The real issue is the impact forces being way above what he thinks they will be, somewhere on the upside of 250,000 psi or more, and probably a lot more, I hate to admit it but I have such a headache right now that I cannot do the math without a blackboard and chalk. You might look here and see if you can do it for us, the formula is right here. I was trying to read over it again, and I will get back to it, but the force is going to be far more than you would think.

Guide Specifications and Commentary for Vessel Collision Design of Highway ... - Aashto - Google Books

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Last edited by tdw; 08-06-2013 at 10:12 PM. Reason: Reduced Image Size
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Old 08-06-2013
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Re: Pros and cons of steel sailboats

Nice boat.

Old 08-06-2013
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Re: Pros and cons of steel sailboats

She's a beaut.
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Old 08-06-2013
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Re: Pros and cons of steel sailboats

Do any of those boats actually float or sail? Or are they just always banging on hard stuff?
Old 08-06-2013
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Re: Pros and cons of steel sailboats

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Originally Posted by smackdaddy View Post
Do any of those boats actually float or sail? Or are they just always banging on hard stuff?

I think there were some of the photos that were floating, but of course I could not see the keel on those.

I just keep going over the stress loads on that keel at impact, the question in my mind is why is the hull not thicker, especially in light of the fact that the boat is frameless, the impact stress is going to be high, especially since as I understand it from Brent's earlier post that the keel is filled solid with lead. My thinking is that this would make the keel a little too rigid, meaning that it would concentrate the point loads on the thin hull plating which should be far thicker than 3/16" along the keel area for the entire length of the boat.

I am still trying to get my head around the way this design is supposed to look, and why it would not have a thicker plate in this critical area. My instincts tell me the design is flawed on several levels, and only good fortune and the short length of the vessels has prevented issues that would show up if there were more than 50 of them built and actually sailing. I know that in some cases as much as 1/16" of that 3/16" hull thickness will be lost to corrosion, and even though the owner might paint on the hull coating thick as can be, which I also think is a poor design idea, heavy coating should not be considered a part of the vessels normal hull conditions. It should be coated appropriately, and done very well, but not put on extremely thick because thick hull paint will actually not last as long as properly applied coating will last. The paint that is super thick as Brent has described will actually be subject to damage due to the weight of the coating itself pulling the coating loose from the steel.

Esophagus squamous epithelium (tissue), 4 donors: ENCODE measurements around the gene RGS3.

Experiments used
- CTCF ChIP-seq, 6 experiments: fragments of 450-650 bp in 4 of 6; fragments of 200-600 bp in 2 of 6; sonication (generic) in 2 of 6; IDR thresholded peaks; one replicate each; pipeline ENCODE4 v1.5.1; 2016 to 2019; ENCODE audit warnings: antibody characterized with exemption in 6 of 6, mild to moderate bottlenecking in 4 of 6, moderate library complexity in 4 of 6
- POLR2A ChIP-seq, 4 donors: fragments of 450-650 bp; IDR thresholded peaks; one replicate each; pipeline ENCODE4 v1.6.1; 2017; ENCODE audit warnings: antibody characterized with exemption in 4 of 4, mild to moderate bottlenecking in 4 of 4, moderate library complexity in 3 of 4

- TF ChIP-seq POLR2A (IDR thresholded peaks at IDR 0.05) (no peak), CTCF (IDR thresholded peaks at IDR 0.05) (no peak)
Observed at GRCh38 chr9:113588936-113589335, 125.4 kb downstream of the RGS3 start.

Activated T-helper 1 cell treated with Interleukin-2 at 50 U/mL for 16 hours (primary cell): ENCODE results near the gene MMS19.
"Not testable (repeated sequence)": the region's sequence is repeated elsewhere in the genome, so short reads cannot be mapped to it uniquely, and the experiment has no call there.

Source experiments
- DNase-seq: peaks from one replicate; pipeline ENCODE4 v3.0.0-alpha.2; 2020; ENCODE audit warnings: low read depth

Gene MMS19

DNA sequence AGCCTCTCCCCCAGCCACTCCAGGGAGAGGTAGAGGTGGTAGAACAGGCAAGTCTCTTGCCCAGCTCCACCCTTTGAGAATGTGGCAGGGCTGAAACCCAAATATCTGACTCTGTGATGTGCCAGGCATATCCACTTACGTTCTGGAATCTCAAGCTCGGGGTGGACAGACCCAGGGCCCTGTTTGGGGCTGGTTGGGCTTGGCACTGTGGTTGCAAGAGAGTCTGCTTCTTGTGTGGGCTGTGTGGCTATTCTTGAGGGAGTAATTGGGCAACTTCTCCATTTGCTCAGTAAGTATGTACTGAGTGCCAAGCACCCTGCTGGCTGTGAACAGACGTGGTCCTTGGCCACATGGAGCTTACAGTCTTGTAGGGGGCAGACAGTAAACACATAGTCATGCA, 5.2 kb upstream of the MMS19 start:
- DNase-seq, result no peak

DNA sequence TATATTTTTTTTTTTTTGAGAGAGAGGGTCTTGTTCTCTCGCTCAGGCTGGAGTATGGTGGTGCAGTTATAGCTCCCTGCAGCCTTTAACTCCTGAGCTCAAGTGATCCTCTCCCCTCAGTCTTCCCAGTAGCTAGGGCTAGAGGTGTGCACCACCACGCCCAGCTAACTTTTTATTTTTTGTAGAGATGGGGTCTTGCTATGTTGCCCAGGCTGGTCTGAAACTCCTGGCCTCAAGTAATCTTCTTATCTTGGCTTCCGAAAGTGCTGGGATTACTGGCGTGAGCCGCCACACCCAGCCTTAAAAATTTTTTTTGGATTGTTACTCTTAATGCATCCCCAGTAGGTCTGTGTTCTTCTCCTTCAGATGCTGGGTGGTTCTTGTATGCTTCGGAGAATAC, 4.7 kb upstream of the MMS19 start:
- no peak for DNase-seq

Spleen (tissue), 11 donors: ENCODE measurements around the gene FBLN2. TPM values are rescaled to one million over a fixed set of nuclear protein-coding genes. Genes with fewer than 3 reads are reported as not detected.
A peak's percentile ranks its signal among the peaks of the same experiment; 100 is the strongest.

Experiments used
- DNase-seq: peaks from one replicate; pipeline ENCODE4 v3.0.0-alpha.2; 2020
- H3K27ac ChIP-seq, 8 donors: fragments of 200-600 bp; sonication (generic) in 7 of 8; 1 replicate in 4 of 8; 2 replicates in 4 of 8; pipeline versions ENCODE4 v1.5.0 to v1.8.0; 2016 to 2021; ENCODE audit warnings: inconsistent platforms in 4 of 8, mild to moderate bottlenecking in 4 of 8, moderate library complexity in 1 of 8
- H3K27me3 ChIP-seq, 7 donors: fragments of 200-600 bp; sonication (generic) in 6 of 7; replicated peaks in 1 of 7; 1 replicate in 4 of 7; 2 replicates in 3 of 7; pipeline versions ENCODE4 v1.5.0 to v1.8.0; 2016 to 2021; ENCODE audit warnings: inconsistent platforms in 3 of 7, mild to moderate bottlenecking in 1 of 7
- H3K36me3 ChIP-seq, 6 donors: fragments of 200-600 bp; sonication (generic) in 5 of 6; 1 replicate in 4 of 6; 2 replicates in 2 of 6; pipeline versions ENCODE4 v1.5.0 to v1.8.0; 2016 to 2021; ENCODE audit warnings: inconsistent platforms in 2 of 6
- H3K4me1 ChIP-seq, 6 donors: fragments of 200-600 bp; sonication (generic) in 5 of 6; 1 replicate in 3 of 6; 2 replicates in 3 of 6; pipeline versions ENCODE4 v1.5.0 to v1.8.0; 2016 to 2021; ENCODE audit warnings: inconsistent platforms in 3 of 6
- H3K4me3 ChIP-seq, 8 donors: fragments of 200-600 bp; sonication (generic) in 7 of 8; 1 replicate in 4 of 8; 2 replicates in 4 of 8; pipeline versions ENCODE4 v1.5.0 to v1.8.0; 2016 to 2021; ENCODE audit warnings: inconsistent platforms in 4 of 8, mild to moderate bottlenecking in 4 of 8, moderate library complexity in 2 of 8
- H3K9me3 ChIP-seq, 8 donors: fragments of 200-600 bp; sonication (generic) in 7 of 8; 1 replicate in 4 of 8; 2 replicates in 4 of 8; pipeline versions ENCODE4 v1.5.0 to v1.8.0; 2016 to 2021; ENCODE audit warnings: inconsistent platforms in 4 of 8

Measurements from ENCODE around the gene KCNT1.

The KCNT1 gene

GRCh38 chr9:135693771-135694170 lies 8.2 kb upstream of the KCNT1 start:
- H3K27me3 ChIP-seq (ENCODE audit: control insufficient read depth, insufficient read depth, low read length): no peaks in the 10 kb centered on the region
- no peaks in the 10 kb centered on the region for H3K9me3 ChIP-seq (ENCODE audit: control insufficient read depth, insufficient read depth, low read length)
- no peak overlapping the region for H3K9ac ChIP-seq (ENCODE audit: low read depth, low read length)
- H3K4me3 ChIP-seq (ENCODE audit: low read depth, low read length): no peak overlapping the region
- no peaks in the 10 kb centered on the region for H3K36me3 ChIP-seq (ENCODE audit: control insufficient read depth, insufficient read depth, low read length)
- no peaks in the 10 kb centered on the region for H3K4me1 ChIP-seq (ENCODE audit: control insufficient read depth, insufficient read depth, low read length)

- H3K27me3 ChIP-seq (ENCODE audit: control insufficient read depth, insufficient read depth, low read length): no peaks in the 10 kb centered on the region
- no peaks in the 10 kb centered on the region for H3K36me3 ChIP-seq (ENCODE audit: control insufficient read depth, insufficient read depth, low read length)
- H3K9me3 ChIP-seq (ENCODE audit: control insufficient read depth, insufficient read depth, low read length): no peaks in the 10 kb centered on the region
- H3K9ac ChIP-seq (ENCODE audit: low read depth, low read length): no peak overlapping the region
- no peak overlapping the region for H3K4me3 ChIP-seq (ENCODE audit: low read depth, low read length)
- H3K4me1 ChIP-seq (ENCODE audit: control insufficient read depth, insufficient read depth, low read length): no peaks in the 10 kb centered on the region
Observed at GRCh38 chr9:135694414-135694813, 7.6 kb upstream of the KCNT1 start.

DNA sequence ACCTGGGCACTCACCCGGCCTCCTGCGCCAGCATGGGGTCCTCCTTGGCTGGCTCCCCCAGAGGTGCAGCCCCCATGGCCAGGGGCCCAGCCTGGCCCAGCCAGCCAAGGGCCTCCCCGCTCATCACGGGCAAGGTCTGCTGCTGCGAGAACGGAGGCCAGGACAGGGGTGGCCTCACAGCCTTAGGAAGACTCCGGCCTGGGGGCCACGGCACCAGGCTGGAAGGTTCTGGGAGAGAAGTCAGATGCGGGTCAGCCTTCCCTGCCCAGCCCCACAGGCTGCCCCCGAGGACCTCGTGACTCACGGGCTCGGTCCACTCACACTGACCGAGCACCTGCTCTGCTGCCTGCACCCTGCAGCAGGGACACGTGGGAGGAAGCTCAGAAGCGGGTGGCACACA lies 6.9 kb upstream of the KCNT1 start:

So, a thicker hull along the keel load areas for the length of the boat with frames to spread the moment. A hollow keel with heavy walled pipe to reinforce the leading and trailing edges, and lead or cast iron bulb at the base. A very well prepared and properly coated hull with a better finish and proper thickness of ablative hull paint for the bottom, and you are starting to get a better boat, but you still do not need to grind it on reefs, crash it into cargo ships, or any of the other abusive treatment Brent's clients seem prone to do so often.

As I read Brent's answer one more time I see he thickened up his keel to 1/4" in his last post, but I am still thinking that is very thin for the keel area. I do agree with Jeff H about columnar failure being an issue with the frameless design, make that boat 50' long and you have a boat with huge issues hogging and sagging, and you would have to stiffen it with a lot of bar stock welded longitudinally and frame it to keep it from warping the deck upwards and downwards like an accordion bellows, I guess you could use that for ventilation, the boat that breathes. When you factor in the mast weight flexing one way, the keel weight flexing it the other way, this design is going to beat the everliving crap out of you in short period waves.

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Old 08-06-2013
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Re: Pros and cons of steel sailboats

sorry about making the page fat, it was Brent's boat picture that did it.

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Re: Pros and cons of steel sailboats

If I post one more maybe that will move us

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Re: Pros and cons of steel sailboats

Quote:
Originally Posted by jak3b View Post
Starling Burgess Little Dipper.

Great book about her by Richard Baum, By The Wind.One of the many books I read when I should have been studying math.
Those are nice photos, I was studying math when I should have been reading, and reading when I should have been studying History, and well I did not get much sleep in college, 22 hours a semester plus a full time job.

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Re: Pros and cons of steel sailboats

My dad and I read 'By The Wind' when my dad and I were learning to sail and I was a kid. It shaped my whole view of sailing and voyaging under sail. To this day I think of Baum's stories pretty often. Around 10 years ago I reread the book again and happened to notice that Baum mentioned where he lived in the foreword to the book. On a whim I looked him up on line and called the phone number. His daughter answered the phone. Richard Baum had died shortly before and they had sold the house and were cleaning out. The marriage to Lucy did not last but he sailed for most of his life. Little Dipper was owned by a curator at Mystic Seaport for a while and I spoke to him for a bit when she was for sale. By then she had an engine again.

Jeff